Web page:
"A child's learning is the funtion more of the characteristics of his classmates than those of the teacher." James Coleman, 1972

Thursday, July 27, 2006

Pledging Allegiance to the Constitution

During the McCarthy witchhunts of the early Cold War Era, the phrase "under God" was added to the Pledge of Allegiance in 1954 to distinguish the U. S. from the godless Soviets. Now it would seem that recent Congressional action hopes to build an ironclad legislative bunker to assure that the Pledge becomes an unalterable and sacrosanct routine that puts it beyond any legal challenge by any American in any American court of law. A clip from today's Online Journal:

The Christian Right was in a state of rapture when the House of Representatives passed the “Pledge Protection Act,” which would remove cases involving the Pledge of Allegiance from the jurisdiction of federal courts. Tony Perkins, president of the Family Research Council that’s sponsoring the Values Voters Summit in late September, was jubilant: “I am pleased to see Congress exercising its constitutional authority to check the power of the courts which have tried to strip ‘God’ from the Pledge of Allegiance.”

The irony most likely lost on the craven fools who put this bill forward is that it was, indeed, the Courts that upheld, under challenge from the State, the religious rights of an oppressed group of West Virginia Jehovah's Witness school children to abide by their faith--and it occurred at the same time this country was under attack from Japan and Germany in the greatest conflagration in the history of war.

The hair on the back of my neck still stands at attention when I read these clips to my students from Justice Jackson's prevailing opinion in 1943 (West Virginia State Board of Education v. Barnette) to allow these children to withhold any pledge of allegiance that may run counter to the freedom of conscience and religion that our Constitution guarantees:

Struggles to coerce uniformity of sentiment in support of some end thought essential to their time and country have been waged by many good, as well as by evil, men. Nationalism is a relatively recent phenomenon, but, at other times and places, the ends have been racial or territorial security, support of a dynasty or regime, and particular plans for saving souls. As first and moderate methods to attain unity have failed, those bent on its accomplishment must resort to an ever-increasing severity. [p641] As governmental pressure toward unity becomes greater, so strife becomes more bitter as to whose unity it shall be. Probably no deeper division of our people could proceed from any provocation than from finding it necessary to choose what doctrine and whose program public educational officials shall compel youth to unite in embracing. Ultimate futility of such attempts to compel coherence is the lesson of every such effort from the Roman drive to stamp out Christianity as a disturber of its pagan unity, the Inquisition, as a means to religious and dynastic unity, the Siberian exiles as a means to Russian unity, down to the fast failing efforts of our present totalitarian enemies. Those who begin coercive elimination of dissent soon find themselves exterminating dissenters. Compulsory unification of opinion achieves only the unanimity of the graveyard.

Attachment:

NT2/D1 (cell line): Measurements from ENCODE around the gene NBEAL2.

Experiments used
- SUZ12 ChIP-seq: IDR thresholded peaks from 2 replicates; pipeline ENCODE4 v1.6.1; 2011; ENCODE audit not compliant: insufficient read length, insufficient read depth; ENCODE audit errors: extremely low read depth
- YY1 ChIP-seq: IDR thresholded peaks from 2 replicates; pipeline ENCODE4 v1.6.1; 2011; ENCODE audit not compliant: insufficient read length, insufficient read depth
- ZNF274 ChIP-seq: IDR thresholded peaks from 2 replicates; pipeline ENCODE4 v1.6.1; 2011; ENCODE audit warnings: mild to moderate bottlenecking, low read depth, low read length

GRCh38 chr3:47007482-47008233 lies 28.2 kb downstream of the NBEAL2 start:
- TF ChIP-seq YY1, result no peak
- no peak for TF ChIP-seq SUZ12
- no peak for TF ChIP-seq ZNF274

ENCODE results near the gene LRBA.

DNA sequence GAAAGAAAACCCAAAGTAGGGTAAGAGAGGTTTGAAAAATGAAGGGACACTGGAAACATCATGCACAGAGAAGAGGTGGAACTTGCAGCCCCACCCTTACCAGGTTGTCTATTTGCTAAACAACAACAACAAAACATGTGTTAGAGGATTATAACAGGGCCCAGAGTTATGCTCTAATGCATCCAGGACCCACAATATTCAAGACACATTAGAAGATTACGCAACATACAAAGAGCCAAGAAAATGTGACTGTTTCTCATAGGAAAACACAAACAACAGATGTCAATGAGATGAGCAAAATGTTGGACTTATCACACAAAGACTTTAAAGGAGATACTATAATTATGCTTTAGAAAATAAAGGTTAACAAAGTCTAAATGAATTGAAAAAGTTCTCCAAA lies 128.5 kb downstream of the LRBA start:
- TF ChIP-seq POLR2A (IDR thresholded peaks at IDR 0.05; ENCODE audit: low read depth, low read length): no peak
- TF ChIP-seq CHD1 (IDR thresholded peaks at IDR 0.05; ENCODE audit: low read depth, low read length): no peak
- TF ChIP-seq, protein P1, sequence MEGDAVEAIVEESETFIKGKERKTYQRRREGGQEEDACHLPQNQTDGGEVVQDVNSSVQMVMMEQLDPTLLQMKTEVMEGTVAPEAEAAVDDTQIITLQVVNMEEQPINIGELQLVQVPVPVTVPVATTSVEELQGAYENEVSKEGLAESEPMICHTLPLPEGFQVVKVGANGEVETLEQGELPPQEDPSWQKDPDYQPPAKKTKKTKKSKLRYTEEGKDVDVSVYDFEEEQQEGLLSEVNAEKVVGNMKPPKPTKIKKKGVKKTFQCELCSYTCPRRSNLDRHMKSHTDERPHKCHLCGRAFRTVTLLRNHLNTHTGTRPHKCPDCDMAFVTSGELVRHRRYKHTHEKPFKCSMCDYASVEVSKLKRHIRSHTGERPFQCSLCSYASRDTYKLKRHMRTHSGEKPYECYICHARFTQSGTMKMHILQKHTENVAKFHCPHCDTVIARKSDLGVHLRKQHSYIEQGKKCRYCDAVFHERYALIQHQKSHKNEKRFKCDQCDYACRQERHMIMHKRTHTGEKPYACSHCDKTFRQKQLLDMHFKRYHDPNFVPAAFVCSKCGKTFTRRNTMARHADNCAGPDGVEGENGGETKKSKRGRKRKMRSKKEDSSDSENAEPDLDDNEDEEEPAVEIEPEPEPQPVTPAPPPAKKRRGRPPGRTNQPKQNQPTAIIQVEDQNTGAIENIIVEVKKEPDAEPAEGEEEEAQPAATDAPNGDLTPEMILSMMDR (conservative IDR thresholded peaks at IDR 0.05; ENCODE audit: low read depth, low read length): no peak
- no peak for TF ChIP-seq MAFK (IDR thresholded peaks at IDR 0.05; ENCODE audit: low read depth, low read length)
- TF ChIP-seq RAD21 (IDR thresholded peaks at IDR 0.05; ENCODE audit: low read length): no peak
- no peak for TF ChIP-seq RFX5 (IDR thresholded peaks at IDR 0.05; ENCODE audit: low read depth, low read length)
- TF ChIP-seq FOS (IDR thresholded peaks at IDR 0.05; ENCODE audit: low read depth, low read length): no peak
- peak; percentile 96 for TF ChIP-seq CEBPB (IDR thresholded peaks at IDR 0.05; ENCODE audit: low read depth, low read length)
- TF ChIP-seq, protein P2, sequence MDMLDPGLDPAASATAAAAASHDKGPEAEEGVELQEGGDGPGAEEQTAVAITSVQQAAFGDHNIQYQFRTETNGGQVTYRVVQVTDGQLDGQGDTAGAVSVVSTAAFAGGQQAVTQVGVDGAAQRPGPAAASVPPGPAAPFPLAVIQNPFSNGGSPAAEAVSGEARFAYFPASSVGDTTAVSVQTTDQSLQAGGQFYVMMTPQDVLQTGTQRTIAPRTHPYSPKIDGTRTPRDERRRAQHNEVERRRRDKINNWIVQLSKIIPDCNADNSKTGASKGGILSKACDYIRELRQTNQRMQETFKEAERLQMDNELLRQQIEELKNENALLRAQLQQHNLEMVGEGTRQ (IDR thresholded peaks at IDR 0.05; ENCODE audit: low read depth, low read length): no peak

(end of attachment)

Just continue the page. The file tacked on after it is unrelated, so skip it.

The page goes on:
It seems trite but necessary to say that the First Amendment to our Constitution was designed to avoid these ends by avoiding these beginnings. There is no mysticism in the American concept of the State or of the nature or origin of its authority. We set up government by consent of the governed, and the Bill of Rights denies those in power any legal opportunity to coerce that consent. Authority here is to be controlled by public opinion, not public opinion by authority.

We can have intellectual individualism [p642] and the rich cultural diversities that we owe to exceptional minds only at the price of occasional eccentricity and abnormal attitudes. When they are so harmless to others or to the State as those we deal with here, the price is not too great. But freedom to differ is not limited to things that do not matter much. That would be a mere shadow of freedom. The test of its substance is the right to differ as to things that touch the heart of the existing order.

If there is any fixed star in our constitutional constellation, it is that no official, high or petty, can prescribe what shall be orthodox in politics, nationalism, religion, or other matters of opinion, or force citizens to confess by word or act their faith therein. If there are any circumstances which permit an exception, they do not now occur to us.

No comments:

Post a Comment